Another step change

Just like this summer, Pallino grew up a lot when we were in Italy. He had an amazing time playing with his grandparents, and he adapted to a new routine very quickly. This time, he wouldn’t go to bed until 10pm or even later, and woke up after 7.30am, so we were able to see the Christmas lights with him in the evening. However, he would wake up during the night, and ended up sleeping with me most nights. And, since we were on holiday and I wanted to sleep, I allowed him (and only now, after two weeks, we are getting back into our normal routine, still with night wakings though).

I think that the fact that all four grandparents don’t speak English helps, because Pallino has to speak Italian with them (one is trying to learn, but with very poor results… it must be so hard at that age…). And indeed, he came back saying many more words in Italian. He seems to understand more as well, both in Italian and in English. And I’m always amazed when observing all these changes, as much natural as magical!

Now he’s combining simple expressions like “mamma, come here. sit down. cuddle!” (how can you be bossy and super-sweet at the same time??); he sings parts of the refrain of the songs he likes, so we know that he wants us to sing them (like “e-i-e-i-o” to sing Old McDonald had a farm), and he walks longer distances without his buggy, until he gets tired and asks for the buggy himself. He’s more aware in general of himself, for example he points at the place where he hurts himself after bumping against something, or he can tell me if the water in his bath is too hot, or outside it’s too cold. And he has a lovely sense of humour and loves to play with me, making sounds and faces, hiding and playing peek-a-boo.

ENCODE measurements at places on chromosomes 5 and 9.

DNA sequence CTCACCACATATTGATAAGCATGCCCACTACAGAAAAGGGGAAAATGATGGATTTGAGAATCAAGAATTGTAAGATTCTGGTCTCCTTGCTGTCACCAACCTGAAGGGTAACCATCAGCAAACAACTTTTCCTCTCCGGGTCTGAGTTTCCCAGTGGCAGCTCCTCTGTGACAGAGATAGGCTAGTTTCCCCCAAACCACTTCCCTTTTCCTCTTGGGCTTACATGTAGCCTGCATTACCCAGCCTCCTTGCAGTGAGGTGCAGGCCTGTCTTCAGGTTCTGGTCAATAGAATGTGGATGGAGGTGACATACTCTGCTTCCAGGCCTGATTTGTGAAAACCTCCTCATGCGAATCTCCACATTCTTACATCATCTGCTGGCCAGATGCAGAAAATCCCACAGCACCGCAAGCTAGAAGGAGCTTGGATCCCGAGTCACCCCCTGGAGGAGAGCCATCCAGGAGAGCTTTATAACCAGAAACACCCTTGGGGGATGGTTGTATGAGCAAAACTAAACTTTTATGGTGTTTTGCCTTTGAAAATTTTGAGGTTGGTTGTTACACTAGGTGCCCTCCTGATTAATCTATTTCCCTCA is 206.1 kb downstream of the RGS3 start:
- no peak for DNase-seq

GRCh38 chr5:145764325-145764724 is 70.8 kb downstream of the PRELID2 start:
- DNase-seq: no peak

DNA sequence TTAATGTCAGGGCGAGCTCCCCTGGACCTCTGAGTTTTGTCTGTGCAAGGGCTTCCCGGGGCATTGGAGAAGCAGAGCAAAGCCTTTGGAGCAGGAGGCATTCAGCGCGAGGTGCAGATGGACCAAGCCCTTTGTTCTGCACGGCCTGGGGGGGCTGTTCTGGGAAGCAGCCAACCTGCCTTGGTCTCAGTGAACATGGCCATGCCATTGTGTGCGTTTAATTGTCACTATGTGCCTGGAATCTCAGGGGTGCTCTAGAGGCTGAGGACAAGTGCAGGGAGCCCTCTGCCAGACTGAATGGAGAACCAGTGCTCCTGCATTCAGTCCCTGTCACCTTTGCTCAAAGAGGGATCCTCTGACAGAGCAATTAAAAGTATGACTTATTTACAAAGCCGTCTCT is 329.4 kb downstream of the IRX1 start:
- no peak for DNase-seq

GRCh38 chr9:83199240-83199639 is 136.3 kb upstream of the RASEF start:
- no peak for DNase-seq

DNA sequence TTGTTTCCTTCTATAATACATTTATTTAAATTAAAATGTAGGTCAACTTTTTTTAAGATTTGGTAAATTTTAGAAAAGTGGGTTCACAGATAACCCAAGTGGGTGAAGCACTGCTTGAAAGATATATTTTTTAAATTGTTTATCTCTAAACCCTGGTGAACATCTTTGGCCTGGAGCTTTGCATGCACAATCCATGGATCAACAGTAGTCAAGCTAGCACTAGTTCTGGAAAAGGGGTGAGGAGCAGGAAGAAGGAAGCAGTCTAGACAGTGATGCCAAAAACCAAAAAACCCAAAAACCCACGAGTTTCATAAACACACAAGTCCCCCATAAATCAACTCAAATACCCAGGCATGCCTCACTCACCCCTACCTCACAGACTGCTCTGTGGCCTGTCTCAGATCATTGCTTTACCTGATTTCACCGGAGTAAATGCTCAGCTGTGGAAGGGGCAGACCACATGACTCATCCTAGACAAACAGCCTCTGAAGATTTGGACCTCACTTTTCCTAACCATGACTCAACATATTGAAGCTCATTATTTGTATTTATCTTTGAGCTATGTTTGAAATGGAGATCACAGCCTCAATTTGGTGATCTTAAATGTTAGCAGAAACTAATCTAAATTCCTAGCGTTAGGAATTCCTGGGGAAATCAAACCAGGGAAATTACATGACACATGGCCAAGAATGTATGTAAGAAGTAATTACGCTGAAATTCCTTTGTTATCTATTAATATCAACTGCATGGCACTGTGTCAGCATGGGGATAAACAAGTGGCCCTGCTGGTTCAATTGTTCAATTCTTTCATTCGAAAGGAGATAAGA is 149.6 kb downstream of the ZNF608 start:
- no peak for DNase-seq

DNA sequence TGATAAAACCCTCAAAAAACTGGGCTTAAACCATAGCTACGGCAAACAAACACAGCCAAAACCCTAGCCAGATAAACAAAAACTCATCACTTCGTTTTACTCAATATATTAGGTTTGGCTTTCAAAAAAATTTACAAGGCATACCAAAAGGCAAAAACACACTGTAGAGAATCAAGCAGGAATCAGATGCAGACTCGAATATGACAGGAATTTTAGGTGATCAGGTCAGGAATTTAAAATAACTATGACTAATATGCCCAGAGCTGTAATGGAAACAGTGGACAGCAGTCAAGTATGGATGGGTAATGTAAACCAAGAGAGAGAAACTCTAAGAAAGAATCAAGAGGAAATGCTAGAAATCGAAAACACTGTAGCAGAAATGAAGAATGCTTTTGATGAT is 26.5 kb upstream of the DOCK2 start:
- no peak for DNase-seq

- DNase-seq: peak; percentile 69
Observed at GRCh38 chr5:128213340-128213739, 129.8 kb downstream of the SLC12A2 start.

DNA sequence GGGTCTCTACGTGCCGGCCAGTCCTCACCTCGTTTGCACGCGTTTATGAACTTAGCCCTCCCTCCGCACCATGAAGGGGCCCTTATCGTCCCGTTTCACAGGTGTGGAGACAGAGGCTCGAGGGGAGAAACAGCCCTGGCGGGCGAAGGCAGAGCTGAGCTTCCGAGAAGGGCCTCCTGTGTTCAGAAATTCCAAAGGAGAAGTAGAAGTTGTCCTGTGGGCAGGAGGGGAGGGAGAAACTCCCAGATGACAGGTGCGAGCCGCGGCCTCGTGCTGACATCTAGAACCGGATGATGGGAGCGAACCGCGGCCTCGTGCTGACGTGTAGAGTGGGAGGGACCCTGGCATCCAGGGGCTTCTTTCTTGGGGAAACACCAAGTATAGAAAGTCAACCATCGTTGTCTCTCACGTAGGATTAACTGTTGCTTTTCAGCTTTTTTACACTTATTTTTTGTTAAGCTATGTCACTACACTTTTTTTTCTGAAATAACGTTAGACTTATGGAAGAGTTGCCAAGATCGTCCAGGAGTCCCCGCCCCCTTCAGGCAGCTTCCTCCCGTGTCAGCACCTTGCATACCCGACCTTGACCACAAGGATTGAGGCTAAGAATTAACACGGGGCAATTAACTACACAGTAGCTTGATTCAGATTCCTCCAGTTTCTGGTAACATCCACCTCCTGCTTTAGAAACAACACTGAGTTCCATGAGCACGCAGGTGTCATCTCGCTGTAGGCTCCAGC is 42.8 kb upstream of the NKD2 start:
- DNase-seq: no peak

But the biggest question of all remains… will we sleep tonight?

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6 thoughts on “Another step change

  1. He is two years i guess? 10 pm is really late. Our son always goes to bed at 19:00 (we are SO happy with that, you can imagine). Really cool your son is bilingual. We have books in english and italian. I’m an italian teacher (for beginners) my husband teaches english, but since it’s not our mothertongue it remaines curiosity. Just a few words.

  2. Ok, I try to write in English in order to improve my skills. Please forgive my mistakes 😉 I am so happy to read that your son is growing bilingual and that grandparents are helping him with Italian. One year and half ago I started to speak in English with my girls as a preparation to our jump Downunder. Now 2G (5 years old) understands and says some simple sentences in English. 3G (20 months old) understands but prefers to say some words in Italian. I really would like them to keep their Italian even if they will attend Australian schools. Maybe in the future I will have to teach them some italian grammar, what do you think?

    • This is a question I’ve asked every son or daughter of Italian immigrants I met… They always say that they didn’t study any grammar, just picked up Italian from family and Italian friends and TV. Is it enough? I don’t know, at this stage. I think that children have so many things to deal with as they grow up that, unless they want to do it, studying Italian formally will not be possible. But they might want to do it on their own later on. I’ll keep up reading good books, for a start…
      Your children will be bilingual before you know it!

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